Archives for category: Genre: Art

Wide Eyed Editions

This is a book like none other that I have come across. An exploration of the world of nature using coloured lenses to bring clarity to the pictures.  I wish that I didn’t know about the science behind it, and for those who don’t, it will be a simply magical volume. Without doubt Carnovsky’s illustrations in three colours make this book the extraordinary volume it is. This is not a story book, this is a non fiction book showing animals and vegetation like never before. It is not only a beautifully illustrated book – it is full of information too. A wonderfully remarkable volume that should be given to all good little girls and boys  who enjoy natural history.

The lenses are set carefully into the inside of the front boards for safe keeping.

It is beautiful and extraordinary.

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Published by Thames and Hudson

This is a splendid large octavo hardback volume full of Yuval Zommer’s wonderful pictures of bugs, both large and small with notes on their natural history. It really is a superb volume, dramatic and lively.

I suppose officially it is for younger readers around five or six or so years of age. Actually it is one of those books that may well be enjoyed and loved by anyone of any age who enjoys Yuval’s art work – it is a wonderful volume.

Event Information:

On Wednesday the 6th of April 2016 Yuval will be at Waterstones Finchley Road O2 to talk about this book, and to sign copies at 2 o’clock – a wonderful opportunity to meet this rather extraordinary author.

Other titles: The Big Blue Thing on the Hill and more recently 100 Bones….

Published by Bloomsbury

I know very little about ‘art’ – as in the art that is depicted in the National Gallery and the Wallace collection.

That isn’t to say that I haven’t enjoyed wandering around both galleries over the years. Grandpa introduced me to art – he made me a member of the RA, and after a special trip to the Wallace purchased a copy of The Arab Tent (Landseer) for me.

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We once went to the London Museum together, I remember, and somehow landed up in a gallery with an ‘installation’ I think it is called, of steel girders. Neither of us were very impressed.  We thought it would have been better to have used them in a building.  Usually, we looked at paintings and we discussed how the artist had depicted material, (for example velvet) and expression, that type of thing, so perhaps the girders were unlikely to get much of a positive review from us. Since then I have spent some time wandering the National Gallery too – at one time carefully going through their guide book, and buying post cards of the art I particularly liked.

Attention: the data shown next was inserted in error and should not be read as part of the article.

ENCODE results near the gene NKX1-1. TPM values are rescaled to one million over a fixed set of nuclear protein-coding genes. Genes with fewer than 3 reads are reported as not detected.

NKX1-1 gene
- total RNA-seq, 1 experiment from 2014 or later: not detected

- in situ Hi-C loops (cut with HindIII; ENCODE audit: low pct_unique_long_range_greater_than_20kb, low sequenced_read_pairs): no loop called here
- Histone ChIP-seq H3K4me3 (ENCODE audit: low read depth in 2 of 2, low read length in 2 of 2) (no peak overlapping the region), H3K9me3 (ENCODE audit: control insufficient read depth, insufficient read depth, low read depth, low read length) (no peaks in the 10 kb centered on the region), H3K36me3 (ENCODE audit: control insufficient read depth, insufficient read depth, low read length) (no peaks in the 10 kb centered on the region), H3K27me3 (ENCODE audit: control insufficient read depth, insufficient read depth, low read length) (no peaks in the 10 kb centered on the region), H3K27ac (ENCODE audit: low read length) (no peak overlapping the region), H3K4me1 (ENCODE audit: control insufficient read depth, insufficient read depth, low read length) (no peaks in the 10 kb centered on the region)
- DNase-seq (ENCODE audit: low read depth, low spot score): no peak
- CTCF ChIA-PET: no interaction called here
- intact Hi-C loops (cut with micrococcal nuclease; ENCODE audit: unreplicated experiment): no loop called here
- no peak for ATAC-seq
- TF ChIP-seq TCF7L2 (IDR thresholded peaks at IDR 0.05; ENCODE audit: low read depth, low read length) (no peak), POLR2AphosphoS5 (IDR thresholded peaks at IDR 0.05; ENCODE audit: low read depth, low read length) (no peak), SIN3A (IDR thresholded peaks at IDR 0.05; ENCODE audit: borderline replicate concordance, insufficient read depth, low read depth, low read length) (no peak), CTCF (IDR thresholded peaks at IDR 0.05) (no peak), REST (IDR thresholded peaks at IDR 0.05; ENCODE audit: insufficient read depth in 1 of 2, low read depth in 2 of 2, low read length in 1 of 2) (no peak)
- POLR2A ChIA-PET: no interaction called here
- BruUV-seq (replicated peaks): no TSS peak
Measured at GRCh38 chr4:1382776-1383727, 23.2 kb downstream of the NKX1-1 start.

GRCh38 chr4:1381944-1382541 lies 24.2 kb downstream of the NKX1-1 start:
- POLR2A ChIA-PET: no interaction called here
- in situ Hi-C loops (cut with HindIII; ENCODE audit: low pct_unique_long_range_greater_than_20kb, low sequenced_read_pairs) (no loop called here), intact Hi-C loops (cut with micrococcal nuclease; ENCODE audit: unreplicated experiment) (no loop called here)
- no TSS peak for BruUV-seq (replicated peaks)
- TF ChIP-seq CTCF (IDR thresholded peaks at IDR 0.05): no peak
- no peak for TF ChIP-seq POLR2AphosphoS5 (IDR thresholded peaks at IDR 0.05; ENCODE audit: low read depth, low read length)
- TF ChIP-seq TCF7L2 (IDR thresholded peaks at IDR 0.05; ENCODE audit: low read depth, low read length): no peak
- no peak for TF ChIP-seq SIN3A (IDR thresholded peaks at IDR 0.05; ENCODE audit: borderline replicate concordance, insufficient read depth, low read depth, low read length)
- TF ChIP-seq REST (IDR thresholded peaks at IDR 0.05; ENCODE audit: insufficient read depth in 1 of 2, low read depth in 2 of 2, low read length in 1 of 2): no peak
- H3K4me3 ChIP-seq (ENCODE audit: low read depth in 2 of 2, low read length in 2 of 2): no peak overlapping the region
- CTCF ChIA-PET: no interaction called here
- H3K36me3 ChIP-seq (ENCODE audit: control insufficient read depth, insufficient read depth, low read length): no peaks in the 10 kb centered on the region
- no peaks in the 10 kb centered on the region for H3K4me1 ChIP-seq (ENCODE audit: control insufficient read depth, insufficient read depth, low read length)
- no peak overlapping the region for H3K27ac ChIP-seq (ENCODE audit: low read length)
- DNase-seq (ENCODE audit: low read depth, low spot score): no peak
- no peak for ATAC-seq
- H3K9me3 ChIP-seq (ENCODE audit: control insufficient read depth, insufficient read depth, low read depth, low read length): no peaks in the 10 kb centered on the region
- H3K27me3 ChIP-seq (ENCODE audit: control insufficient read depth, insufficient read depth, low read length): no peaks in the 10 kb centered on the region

I picked this volume up, initially as something to pass the time in a lunch break at work – without expecting much. The cover is (I think) uninspiring and to be honest rather over emphasises the love element of the book and though it does give an indication of the art it doesn’t indicate the importance art has to the story.

It is a tale of murder, of stolen art, of identity, and there is that element of love in it too.

One character I particularly enjoyed, the personification of The Improbability of Art – a self important character, but with a remarkable astute knowledge of people and their behaviour over the centuries.

I learnt a considerable amount about old art, some about how the art ‘world’ works, the auctioneers, dealers and a little about how paintings were produced, and how they try to verify the artist.

I enjoyed the language too – to the extent of noting words and phrases used in my mobile, (it seems to have taken the place of a note book), most of which I knew, but had forgotten: effluvium, solipsistic, uxorial, peripatetic – perhaps because I read so much children’s work, that it gave me a joy to read these words again, like old friends.

I loved too the description of a naked man as ‘…etiolated as a peeled cucumber…’

My only criticism, if it could be called such, is that the detail that is strong through out the rest of the book is not there as the strings of the mystery are gathered together in the last chapter. Though perhaps it was a wise decision. The book runs to 479 pages and perhaps to give the end the detail it deserved, would have extended it too far.

The book is due to be the Book of the Month (Waterstones)  in April for Adult Fiction. The Rococo art, and the art world is brought brilliantly to life in this rather good piece of fiction.

I have to admit to looking up Jean-Antoine Watteau (1684 – 1721) and found that I had seen and enjoyed several of his pictures over the years without knowing much about the artist. I also wanted to see if The Improbability of Love really existed. Sadly that part of the story too is fiction. I suspect though, it would have been very difficult to have used one of his works – particularly as I think it would have been wrong to have given a fictional history to a picture that has one already.

 

 

History Press Ltd / ISBN 978 0750955850

E. F. ‘Teddy’ Norton was a member of the 1922 & 1924 Everest expeditions. He set the then world altitude record (without oxygen) of 28,126 feet and is regarded as one of the greatest Everest leaders.

This volume of his private diaries and sketches is an extraordinary account. His water colours are atmospheric and beautiful; particularly of the mountain. These really should be reproduced as postcards or prints to be sold along side this slim but important landscape volume, or perhaps included with the book. This is the first time these diaries, sketches and watercolours have been published and they detail the trials and tribulations of early expeditions to Everest. It really is a lovely tribute.